Passengers travelling on East Midlands Railway’s (EMR) new class 810 Aurora trains will be able to sit back and relax thanks to unique seats specifically designed for the company’s new fleet.
Working closely with Derby-based design firm DGDESIGN, EMR has taken the proven product of a FISA Lean seat and refined it to offer enhanced comfort and support. It has also improved the appearance to match what they believe customers expect from an InterCity service seat.
The seat rework has included increasing the size of cushions, headrests and armrests and making sure that high quality durable materials are used throughout, such as a wool-rich moquette and leather.
At the same time, EMR has also ensured the seats include all the practical and technological features that customers require, such as power and USB points, generous legroom, coat hooks , well-sized seat-back tables for all airline seats and space to stow a cabin-bag under each seat.
Rachel Turner, Head of New Trains at East Midlands Railway, said: “We know the FISA seat has a good level of comfort, but we wanted to further enhance this by providing additional support in key areas, developing something that looks comfortable, inviting, and unique to EMR. All this has been done whilst ensuring we still meet the latest seat safety standards.
“Our customers are used to large comfortable seats, as found in our Meridian trains, so we wanted to maintain this character but go even further.
“It has taken a lot of work but we are delighted with the final product, not only are they comfortable to sit in and look refined, but they are also easy to keep clean and include all the features passengers should expect from a new generation of trains.”
David Gordon, Director at DGDESIGN, said: “After safety and punctuality, seat comfort is probably the most important customer requirement and therefore a key focus for our interior design work, with every effort being made to optimise the at-seat experience by further enhancing an already proven seat system.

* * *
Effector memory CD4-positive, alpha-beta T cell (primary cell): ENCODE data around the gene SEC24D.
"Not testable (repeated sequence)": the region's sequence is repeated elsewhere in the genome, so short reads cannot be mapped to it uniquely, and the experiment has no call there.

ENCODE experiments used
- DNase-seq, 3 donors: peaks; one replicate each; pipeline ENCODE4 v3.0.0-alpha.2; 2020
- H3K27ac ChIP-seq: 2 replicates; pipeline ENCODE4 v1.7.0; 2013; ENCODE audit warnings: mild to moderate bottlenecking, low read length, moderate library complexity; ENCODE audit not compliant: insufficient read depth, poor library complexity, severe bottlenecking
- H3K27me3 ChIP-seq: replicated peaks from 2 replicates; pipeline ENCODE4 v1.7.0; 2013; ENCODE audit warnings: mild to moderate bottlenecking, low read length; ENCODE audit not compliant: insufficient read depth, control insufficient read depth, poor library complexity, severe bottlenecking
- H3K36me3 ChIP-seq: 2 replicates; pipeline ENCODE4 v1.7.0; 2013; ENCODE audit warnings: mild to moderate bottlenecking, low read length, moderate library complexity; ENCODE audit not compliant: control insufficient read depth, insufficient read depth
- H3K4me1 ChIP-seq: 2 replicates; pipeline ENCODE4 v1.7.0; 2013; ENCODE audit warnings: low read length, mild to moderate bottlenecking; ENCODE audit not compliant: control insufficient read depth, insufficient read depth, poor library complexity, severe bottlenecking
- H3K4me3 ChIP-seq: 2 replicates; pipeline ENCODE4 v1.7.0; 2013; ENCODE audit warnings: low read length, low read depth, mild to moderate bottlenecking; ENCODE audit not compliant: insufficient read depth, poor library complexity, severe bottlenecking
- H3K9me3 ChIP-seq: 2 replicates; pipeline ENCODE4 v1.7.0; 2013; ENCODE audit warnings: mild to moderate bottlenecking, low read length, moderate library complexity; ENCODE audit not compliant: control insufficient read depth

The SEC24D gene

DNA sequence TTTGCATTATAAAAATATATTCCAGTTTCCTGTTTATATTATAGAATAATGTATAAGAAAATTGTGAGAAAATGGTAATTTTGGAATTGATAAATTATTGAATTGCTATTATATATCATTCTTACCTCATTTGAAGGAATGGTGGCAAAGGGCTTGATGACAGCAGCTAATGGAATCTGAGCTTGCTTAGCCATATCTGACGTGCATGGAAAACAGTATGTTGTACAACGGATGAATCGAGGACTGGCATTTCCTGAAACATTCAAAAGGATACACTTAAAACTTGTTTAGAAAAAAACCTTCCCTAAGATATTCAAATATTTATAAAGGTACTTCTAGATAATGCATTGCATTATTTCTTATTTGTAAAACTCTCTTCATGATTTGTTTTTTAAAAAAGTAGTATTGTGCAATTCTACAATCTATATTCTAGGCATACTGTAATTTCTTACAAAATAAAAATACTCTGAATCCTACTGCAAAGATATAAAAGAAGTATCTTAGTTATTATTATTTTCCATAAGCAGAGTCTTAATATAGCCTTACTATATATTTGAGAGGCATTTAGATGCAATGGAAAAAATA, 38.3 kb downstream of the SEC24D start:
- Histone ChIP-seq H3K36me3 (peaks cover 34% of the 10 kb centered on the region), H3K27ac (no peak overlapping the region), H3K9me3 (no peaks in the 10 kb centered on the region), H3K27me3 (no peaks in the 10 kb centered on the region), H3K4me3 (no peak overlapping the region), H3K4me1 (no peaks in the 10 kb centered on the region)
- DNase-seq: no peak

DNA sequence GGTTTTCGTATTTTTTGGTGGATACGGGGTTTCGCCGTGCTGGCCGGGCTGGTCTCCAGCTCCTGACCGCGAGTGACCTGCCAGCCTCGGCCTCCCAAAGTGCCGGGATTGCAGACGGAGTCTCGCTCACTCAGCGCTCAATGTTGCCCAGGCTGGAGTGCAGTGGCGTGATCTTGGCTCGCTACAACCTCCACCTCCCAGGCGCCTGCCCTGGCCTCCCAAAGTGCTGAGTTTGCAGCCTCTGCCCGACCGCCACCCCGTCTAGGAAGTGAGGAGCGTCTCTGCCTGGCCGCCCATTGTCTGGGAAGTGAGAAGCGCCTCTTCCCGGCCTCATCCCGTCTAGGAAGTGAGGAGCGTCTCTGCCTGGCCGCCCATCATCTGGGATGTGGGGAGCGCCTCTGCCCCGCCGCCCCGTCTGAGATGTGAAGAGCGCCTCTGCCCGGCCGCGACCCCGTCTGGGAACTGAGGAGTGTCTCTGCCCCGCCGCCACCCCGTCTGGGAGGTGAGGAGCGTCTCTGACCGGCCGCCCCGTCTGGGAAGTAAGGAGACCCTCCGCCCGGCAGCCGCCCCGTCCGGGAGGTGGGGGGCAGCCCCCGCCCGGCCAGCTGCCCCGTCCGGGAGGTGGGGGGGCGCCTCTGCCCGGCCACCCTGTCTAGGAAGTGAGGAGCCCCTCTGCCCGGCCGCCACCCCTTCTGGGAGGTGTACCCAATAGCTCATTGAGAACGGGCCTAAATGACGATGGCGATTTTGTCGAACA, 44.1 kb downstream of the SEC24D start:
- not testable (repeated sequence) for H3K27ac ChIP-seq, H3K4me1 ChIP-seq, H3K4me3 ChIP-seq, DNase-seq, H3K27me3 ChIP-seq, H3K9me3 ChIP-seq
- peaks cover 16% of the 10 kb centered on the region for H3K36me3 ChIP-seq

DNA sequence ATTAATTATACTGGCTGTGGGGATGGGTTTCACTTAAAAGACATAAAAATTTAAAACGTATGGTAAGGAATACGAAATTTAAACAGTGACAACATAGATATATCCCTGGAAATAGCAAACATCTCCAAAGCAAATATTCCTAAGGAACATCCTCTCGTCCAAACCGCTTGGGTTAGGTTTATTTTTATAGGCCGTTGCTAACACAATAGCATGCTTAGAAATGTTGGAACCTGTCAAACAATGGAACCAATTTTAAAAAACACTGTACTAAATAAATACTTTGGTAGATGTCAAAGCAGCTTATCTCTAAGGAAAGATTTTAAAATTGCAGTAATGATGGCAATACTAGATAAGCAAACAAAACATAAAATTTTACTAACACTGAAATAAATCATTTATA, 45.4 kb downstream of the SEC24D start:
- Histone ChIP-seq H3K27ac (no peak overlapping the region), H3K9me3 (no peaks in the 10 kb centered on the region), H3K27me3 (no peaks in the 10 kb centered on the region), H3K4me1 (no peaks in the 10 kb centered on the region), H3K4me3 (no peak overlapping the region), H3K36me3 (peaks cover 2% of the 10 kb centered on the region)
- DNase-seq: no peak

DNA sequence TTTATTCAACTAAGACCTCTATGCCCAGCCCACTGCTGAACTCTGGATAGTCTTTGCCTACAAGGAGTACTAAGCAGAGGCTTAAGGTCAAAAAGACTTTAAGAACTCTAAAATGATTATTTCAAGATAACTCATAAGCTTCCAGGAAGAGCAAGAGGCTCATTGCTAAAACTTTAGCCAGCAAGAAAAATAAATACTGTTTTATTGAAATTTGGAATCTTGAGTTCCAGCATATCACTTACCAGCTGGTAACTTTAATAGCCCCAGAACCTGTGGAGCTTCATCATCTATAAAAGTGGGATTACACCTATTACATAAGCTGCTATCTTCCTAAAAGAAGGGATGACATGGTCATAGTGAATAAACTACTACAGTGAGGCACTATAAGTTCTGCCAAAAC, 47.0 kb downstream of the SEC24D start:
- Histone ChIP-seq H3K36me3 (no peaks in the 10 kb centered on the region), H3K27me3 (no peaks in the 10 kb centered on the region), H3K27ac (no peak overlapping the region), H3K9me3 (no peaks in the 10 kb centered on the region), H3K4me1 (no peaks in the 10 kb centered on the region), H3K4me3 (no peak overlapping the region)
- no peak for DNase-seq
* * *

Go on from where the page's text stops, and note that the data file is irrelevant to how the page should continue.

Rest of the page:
“Headrests have improved lateral support for added comfort and privacy, cushions have been widened, armrests are softer and deeper, additional privacy screening has been introduced and upholstery detailing has been refined to improve aesthetics and cleanability.”
EMR's new InterCity fleet, which will be able to run on electricity and diesel, will be built by Hitachi Rail in County Durham and financed by Rock Rail East Midlands.
Mike Kean, Chief Originations Officer at Rock Rail, said “Comfortable seating plays a key part in delivering great passenger travelling experiences. We are delighted that the new Aurora seats will help transform passenger journeys together with the many other improved passenger, operational and environmental features of this state-of-the-art fleet.”
Amy Webb, Head of Programmes – Commuter, Hitachi Rail, said: “Hitachi is excited to be working with EMR to deliver the new Aurora Fleet for its passengers. As today’s announcement underlines, Aurora passengers can expect to benefit from a comfortable journey, with more capacity and a new, modern interior.
“The manufacturing of the trains is also benefiting over 75 suppliers across the UK – a number that will continue to rise – and will also support hundreds of jobs at Hitachi Rail’s factory in County Durham.”
When it enters service in 2023, Aurora will offer significant advances on the existing fleet, with passengers benefiting from more seats and modern interiors.
The trains will also include features that passengers have said they want to see, including air conditioning, free WiFi throughout, plug sockets and better passenger information screens.
EMR have ordered a completely new fleet of 33 five-car Class 810 Hitachi bi-mode electric + diesel trains for the InterCity services between St Pancras and Nottingham, Derby and Sheffield.
They will replace a mix of ageing diesel HSTs and Class 222 Meridian DEMUs. Hitachi will also be responsible for maintaining and servicing the fleet at EMR’s existing Etches Park depot in Derby.
The Class 810 EMR units will be an ‘evolution’ of the AT300 design supplied to other UK operators, with 24 m long vehicles rather than 26 m, and a slightly modified nose profile. Each five-car set will have four underfloor diesel generator modules rather than the three used in the Class 800 and 802s. Abellio expects the units to operate ‘regularly’ in 10-car formations, providing increased seating capacity.